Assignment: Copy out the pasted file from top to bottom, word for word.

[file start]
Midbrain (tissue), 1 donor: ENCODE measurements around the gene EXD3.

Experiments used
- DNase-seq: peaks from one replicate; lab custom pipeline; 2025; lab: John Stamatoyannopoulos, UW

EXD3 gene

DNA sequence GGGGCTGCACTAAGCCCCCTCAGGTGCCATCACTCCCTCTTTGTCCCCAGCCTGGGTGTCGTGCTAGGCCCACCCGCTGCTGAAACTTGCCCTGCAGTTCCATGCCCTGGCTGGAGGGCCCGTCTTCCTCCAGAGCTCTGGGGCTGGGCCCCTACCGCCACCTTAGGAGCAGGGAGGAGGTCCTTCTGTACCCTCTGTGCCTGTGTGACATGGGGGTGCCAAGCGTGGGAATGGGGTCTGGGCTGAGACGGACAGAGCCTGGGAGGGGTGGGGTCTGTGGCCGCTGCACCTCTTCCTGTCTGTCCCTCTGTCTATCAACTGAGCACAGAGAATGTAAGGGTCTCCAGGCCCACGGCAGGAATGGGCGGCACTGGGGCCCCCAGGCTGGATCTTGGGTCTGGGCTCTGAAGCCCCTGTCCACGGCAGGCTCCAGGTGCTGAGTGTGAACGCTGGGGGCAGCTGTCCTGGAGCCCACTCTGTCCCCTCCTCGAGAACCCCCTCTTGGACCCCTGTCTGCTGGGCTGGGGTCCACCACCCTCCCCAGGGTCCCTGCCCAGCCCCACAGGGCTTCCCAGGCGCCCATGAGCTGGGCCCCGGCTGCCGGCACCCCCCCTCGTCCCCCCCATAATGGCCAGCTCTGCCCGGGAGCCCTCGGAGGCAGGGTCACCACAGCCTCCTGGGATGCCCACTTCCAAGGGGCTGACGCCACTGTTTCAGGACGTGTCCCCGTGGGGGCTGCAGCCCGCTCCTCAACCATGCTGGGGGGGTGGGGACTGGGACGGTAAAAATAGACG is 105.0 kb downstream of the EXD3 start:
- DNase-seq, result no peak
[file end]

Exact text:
Midbrain (tissue), 1 donor: ENCODE measurements around the gene EXD3.

Experiments used
- DNase-seq: peaks from one replicate; lab custom pipeline; 2025; lab: John Stamatoyannopoulos, UW

EXD3 gene

DNA sequence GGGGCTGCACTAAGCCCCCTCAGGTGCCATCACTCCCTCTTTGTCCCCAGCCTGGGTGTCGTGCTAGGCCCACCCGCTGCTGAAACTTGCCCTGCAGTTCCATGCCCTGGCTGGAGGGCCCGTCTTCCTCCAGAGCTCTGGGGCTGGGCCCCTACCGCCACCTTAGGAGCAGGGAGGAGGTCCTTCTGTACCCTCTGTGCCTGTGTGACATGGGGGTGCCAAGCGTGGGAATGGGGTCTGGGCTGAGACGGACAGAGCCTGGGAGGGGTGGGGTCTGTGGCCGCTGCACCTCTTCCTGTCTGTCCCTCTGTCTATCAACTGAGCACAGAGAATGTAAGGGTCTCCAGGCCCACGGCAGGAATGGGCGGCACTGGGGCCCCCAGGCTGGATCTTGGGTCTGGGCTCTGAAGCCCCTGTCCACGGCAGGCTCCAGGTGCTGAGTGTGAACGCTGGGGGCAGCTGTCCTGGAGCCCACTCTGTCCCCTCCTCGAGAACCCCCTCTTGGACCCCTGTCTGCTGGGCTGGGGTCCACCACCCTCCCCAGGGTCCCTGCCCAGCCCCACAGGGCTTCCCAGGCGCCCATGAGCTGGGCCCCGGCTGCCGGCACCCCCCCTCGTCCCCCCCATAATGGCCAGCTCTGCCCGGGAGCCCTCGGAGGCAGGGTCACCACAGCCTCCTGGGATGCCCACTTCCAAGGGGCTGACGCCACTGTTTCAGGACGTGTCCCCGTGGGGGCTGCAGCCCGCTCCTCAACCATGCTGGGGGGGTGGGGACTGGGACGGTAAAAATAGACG is 105.0 kb downstream of the EXD3 start:
- DNase-seq, result no peak